MYSTERY MAN - The bee-keeper's son
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- Published 6.04.07
|Adolf Hitler, aged seven|
The Castle in the Forest By Norman Mailer,
“You can call me D.T.” Norman Mailer’s latest novel, intended as the first part of a trilogy that would cover the earthly life of Adolf Hitler, begins with Dietrich, a former “SS man”, introducing himself in these words. This deadpan tone, almost banal in its matter-of-factness, though typical of Mailer, is also deliberately cultivated for several reasons. The beginning harks back to the opening of the ur-American novel of ideas, Moby Dick (“Call me Ishmael”), signalling thereby, Mailer’s generic affiliation. Further, the affinity with Melville extends to the shared preoccupations of these novels: a genealogy of the super-human. Melville had perceived the gigantic white whale as the Leviathan, a beast of apocalyptic potentials in the Bible that had shaped Milton’s vision of Satan. In its capacity for destruction, Moby Dick was as terrible as the Führer, each possessed by inscrutable demonic energies that would unleash incredible catastrophes on humanity. Yet, evil is not a word that is vast enough to describe these monsters of nature and their wager with the rest of humanity.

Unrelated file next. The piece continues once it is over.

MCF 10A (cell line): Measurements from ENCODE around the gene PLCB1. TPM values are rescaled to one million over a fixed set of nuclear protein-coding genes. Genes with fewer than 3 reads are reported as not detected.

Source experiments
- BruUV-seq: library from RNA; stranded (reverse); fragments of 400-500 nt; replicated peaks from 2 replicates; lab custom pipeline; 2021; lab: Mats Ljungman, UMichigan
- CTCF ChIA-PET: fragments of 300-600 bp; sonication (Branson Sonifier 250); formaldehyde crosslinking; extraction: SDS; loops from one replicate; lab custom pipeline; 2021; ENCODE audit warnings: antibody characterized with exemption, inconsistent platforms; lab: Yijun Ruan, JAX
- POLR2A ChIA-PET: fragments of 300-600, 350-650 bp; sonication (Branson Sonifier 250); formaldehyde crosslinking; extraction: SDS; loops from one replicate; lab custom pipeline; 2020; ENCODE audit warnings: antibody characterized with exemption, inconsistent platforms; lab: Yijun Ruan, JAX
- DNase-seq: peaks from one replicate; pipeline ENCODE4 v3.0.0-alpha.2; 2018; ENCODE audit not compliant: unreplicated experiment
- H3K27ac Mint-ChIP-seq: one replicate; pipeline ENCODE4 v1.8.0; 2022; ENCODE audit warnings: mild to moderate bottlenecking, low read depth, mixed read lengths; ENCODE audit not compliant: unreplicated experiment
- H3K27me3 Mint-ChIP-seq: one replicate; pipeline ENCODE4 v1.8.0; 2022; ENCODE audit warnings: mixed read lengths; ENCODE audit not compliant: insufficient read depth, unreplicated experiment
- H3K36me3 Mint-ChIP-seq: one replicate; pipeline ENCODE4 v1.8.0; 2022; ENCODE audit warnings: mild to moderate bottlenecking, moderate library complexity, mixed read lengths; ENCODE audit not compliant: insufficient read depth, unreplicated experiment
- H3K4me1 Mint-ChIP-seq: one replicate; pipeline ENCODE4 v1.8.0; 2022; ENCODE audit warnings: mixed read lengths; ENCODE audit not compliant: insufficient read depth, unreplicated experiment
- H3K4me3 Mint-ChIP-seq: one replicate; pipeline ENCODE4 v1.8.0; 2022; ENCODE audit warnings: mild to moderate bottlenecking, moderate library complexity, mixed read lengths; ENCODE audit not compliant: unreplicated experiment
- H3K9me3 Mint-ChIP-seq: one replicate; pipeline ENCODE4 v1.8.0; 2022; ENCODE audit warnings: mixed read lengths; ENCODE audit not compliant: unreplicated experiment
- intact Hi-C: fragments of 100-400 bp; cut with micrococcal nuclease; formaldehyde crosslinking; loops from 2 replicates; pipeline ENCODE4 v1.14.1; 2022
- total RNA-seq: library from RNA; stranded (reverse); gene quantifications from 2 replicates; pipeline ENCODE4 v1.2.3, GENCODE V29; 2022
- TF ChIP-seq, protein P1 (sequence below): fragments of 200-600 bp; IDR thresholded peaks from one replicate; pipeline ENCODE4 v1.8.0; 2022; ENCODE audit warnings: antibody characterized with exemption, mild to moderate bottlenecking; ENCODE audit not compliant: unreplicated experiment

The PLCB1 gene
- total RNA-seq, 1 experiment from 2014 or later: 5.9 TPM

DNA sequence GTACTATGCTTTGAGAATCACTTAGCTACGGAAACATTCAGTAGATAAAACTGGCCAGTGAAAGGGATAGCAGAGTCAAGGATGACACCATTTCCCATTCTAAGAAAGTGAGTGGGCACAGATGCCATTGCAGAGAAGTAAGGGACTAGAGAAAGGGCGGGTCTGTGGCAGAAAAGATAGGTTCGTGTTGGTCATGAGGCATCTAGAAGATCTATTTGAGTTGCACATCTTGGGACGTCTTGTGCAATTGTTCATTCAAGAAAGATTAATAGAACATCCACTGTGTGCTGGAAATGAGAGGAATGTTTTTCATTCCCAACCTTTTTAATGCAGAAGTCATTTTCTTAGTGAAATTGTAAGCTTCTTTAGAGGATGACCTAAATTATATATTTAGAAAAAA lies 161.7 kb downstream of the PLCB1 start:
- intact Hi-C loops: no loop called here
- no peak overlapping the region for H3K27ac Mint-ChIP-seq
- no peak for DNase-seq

The sea mammal was a creature dredged out of primal human fears, an inhabitant of nightmares that visited the sailors. It owed its reality to popular superstitions, the tales of mystery and imagination that created Poseidon, the Loch Ness monster, or the whale that swallowed up Jonah. Divine and diabolical wrath came together in such envisionings of fear. Hitler, by contrast, is not a rarefied idea. As the engineer of the most unspeakable genocide in world history, he cannot be turned into a philosophical notion, a signifier of evil. Hitler absorbs evil into himself: his was the enterprise that “oversteps and shatters any and all legal systems”, as Hannah Arendt wrote to Karl Jaspers in 1946, when the Nuremberg Trials were going on.